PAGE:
The Ohio Public Defender Juvenile Department is a leader in effective advocacy for children in Ohio’s justice system. The Juvenile Department is a team of talented professionals focused primarily on post-disposition advocacy and ensuring that the constitutional rights of children are fully realized and protected. We steadily work toward a holistic approach to helping youth in the justice system and believe that the value of our advocacy extends beyond a child’s duration of confinement. The Department strives to remain at the forefront of the struggle for systemic improvement in juvenile justice through statewide and national collaboration; and involvement in policy, education, professional development, and reform initiatives. Our commitment to these efforts protect children’s right to be represented by counsel, raises the quality of representation, and promotes the just and humane treatment of children in the legal system.
About the Juvenile Department
The Juvenile Department provides access to the courts for children who have been committed to the Ohio Department of Youth Services (ODYS). Juvenile Department attorneys provide legal assistance and representation that begins with a legal orientation during the intake process. Attorneys may then represent children by gathering legal information; correcting sentence errors; filing detention credit and judicial release motions; on appeal and post-conviction matters in state and federal court; during sex offender registration hearings that may include classification, review, or declassification; and when a child’s case is remanded for new trial proceedings.
Juvenile Department attorneys provide assistance to children in ODYS on conditions of confinement matters, which includes responding to requests for assistance, reviewing fact investigations, determining whether the child’s conditions of confinement claim has merit, and referring the child to a private attorney for direct representation on their claim. If no private attorney accepts the case within a reasonable time, the attorney will prepare pro se pleadings, including a complaint, a motion for appointment of counsel, and other applicable pleadings. Attorneys also advocate for children during discipline and release reviews to the ODYS Release Authority, which impacts the child’s length of stay and release date.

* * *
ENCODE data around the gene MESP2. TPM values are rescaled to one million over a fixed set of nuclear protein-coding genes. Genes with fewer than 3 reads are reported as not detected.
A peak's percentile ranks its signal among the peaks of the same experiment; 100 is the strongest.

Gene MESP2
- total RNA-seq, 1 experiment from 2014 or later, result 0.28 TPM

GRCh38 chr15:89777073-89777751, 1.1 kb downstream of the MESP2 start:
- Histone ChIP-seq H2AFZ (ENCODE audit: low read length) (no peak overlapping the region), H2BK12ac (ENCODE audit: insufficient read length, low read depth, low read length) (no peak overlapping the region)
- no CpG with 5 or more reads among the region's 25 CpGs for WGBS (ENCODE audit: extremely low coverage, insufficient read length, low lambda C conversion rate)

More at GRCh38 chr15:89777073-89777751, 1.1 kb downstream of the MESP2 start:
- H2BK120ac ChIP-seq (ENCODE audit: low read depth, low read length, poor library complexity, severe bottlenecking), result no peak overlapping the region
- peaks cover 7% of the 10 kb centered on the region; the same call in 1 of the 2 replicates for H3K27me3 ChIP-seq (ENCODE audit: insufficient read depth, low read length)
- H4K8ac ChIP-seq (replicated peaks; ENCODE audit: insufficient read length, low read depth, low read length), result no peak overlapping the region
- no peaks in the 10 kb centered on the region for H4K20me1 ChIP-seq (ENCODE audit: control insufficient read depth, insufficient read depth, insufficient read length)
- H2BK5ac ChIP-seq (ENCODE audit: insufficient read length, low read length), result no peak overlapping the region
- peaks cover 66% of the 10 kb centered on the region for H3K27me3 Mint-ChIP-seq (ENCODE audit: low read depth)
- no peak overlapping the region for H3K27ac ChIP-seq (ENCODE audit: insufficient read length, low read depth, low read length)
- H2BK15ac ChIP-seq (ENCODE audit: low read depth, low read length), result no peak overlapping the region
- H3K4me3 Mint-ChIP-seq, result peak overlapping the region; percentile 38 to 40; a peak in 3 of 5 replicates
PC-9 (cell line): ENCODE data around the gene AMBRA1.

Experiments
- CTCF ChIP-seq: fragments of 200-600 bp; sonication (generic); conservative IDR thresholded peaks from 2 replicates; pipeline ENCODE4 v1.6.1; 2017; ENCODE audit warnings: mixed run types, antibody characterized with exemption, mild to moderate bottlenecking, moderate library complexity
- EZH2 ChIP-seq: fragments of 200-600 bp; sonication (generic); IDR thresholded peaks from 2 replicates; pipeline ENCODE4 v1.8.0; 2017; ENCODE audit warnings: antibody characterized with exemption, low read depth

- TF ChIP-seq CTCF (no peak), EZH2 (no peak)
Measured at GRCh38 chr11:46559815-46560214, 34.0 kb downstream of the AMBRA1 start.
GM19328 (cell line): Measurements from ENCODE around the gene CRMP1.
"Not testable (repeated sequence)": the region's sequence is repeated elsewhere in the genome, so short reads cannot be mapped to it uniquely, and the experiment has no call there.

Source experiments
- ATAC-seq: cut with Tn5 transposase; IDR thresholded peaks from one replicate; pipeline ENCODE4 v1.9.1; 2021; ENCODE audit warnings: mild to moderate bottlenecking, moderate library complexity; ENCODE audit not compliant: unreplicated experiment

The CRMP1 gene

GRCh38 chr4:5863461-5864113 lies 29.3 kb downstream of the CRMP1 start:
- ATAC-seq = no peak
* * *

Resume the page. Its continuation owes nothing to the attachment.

The Juvenile Department also provides legal assistance for children who have been bound over to be tried as an adult, and convicted and sentenced to the Ohio Department of Rehabilitation and Correction. This representation includes a legal orientation during the intake process, and may include jail time credit, judicial release, appeal, or post-conviction.
In addition to direct representation, the Juvenile Department coordinates with and provides training to defense attorneys who handle juvenile work around the state, and provides systemic and legislative advocacy on right to counsel, quality of defense representation, and other substantive issues involving children in the criminal and juvenile justice systems.
Eighty percent of the states (40 states and Washington, DC) have changed their laws to make it more difficult to treat children as if they were adults. As a result, the number of youth charged as adults has dropped from an estimated 250,000 to 75,9003, as youth crime and arrest rates continue to fall to their lowest point in 50 years.
This report summarizes lessons learned through the first months of the pandemic, focusing on system responses, both positive and negative, to slow the virus’s spread and to protect the safety and wellbeing of youth in the juvenile justice system while keeping the public informed.